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Published: April 18th 2014
Fifi the Tapir
Fifi was friendly and was always sniffing for her next snack.
Hola nuestra amiguitos!
We will open this blog with the first page of a book about Paraguay... A remarkable book about a remarkable country!
‘An island surrounded by land’ said Boa Bastos of his country, Paraguay.
‘It’s a remarkable observation, not so much because it is true, but because it comes from a Paraguayan. I have met few Paraguayans who saw their country in relative terms, quite simply, for most, there was, quite simply, no other world than their own. As I travelled around Paraguay, I began to appreciate the scale of its insularity. It sits at the heart of a continent but not on the way to anywhere else. Bounded by three other nations, it is a country nearly twice the size of the United Kingdom but with only a tenth of the population. This puts it among one of the most sparsely populated countries in the world. In the outer margins of the country there is virtually no population at all, and these, I suppose, are its oceans… I set off in all directions from its capital, Asuncion, and every journey ended at forbidding natural frontiers: poisonous jungles, boiling rivers, deserts or endless, enervating
The blind Anaconda
marshes. The whole country has only two all-weather airports and much of the country’s supplies still come by river boats. Despite thousands of kilometers of frontier, there are but a handful of viable entry points. Paraguay is not merely isolated, it is almost impenetrable.’ (At the Tomb of the Inflatable Pig
, by John Gimlette, 2003)
We found a lovely place in Paraguay to visit!
Granja el Roble was a farm near the village of Belen, just 20 km out of Concepcion, about 200 metres south of the Tropic of Capricorn at 23°26’16"S, (which Dave searched for with his trusty GPS). The farm/camp/hospedaje was run by Peter from Germany and his Paraguayan wife, Andresa. It was a very worthwhile, all inclusive place with fresh, home cooked meals made with fresh, organic food. They caught their own fish, grew their own fruit and veggies, had free-range chickens for eggs and meat. They made bread and even brewed their own beer! We had great conversations and story-telling at mealtimes!
We were surrounded by lush tropical gardens, tropical fish tanks, fish ponds, cows, pigs, fruit trees, birds, an anaconda, a southern screamer and some other unlikely animals. (Peter and
Andresa had rescued a few mistreated animals over the years. They all now live happily on the farm, as part of the family.) All the animals have free run of the property of 20 hectares. Seriously, there's a fence in the kitchen to keep some of the animals out! It was great. We would sit down to eat dinner and a tapir would walk by!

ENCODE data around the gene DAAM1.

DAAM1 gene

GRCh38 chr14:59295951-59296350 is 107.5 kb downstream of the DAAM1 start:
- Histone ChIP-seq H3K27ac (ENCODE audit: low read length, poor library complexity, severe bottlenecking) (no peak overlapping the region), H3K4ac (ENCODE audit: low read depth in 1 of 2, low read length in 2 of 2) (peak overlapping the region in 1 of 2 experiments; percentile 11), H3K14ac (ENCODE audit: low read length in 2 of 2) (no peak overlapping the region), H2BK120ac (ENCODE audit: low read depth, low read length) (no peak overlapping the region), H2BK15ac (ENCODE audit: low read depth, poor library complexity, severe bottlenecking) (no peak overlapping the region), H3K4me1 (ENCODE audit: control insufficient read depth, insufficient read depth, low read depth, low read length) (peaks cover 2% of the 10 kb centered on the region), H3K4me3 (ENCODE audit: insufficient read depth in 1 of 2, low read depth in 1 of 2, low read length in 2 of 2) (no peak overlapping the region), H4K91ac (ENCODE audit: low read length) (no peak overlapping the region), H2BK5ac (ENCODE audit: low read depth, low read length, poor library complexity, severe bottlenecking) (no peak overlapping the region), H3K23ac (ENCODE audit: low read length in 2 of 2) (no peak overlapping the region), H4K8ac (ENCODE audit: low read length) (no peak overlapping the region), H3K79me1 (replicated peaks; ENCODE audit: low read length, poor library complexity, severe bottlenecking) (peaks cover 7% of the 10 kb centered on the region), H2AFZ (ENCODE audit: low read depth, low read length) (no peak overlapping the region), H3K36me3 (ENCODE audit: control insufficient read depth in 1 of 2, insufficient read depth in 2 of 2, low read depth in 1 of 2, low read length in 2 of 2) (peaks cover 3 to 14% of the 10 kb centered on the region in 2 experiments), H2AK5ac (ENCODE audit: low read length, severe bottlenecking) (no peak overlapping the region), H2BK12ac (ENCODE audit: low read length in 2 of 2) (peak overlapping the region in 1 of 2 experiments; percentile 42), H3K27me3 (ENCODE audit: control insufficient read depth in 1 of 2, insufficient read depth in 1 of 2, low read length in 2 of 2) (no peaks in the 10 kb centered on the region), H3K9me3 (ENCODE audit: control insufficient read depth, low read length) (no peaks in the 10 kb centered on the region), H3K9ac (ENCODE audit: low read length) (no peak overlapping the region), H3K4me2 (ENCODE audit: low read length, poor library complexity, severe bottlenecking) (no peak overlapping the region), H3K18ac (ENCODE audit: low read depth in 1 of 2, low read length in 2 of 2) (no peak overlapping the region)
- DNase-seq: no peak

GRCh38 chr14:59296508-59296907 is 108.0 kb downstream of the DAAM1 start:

We also experienced a few thunderstorms which put out the electricity for a day or so and washed-out parts of the roads. For the Paraguayans, it was life as usual. They say, when it rains in Paraguay, the ocean falls out of the sky. We now understood this phrase, as we watched the water flood into the open kitchen during the heavy parts! Even our arachnid friends were attempting to hide from the rain in our cabin. But our resident frogs in our bathroom did not seem to mind the rain, one bit. Our first thunder storm lasted about 14 hours and dumped 440 mm of rain on us! It was quite spectacular. There were flashes of lightning at least once per second and an almost constant rumble... Sometimes the flashes and booms occurred
Gardens at El Roble
Many nice places to sit and enjoy nature or to read a book
simultaneously and everything shook. It was very close!
Not having gotten electrocuted by lightning, this made our time at El Roble that much more special! What a great place to chill out for a few days! Thanks, Peter and Andresa!
One of the most interesting things we could take away from Paraguay, was that a Paraguayan will always strive to make a person happy, even if it means lying to them. For example, we take our car into the garage, the mechanic will tell us that it will be ready the next day at 10am. This makes us happy. But the mechanic knows fine well that he cannot fix it until the next week due to the workload. Nevertheless, he knows that by telling us our car will be done by tomorrow, it makes us feel happy until 10am tomorrow. Then after that, oh well. (This story was used in the Documentary, The Last Dictator)
We observed this "friendly gesture" when asking about a bus route.
Dave: "Does the bus go through the Chaco region?"
Man: "Yes, yes, yes".
Dave: "Are you sure it goes through the Chaco region?"
Man: "Yes, yes, yes,
through the Chaco".
So we were very happy until the bus turned left at the junction, away from the Chaco region and went the other direction...
Enjoy the photos!
T and D...
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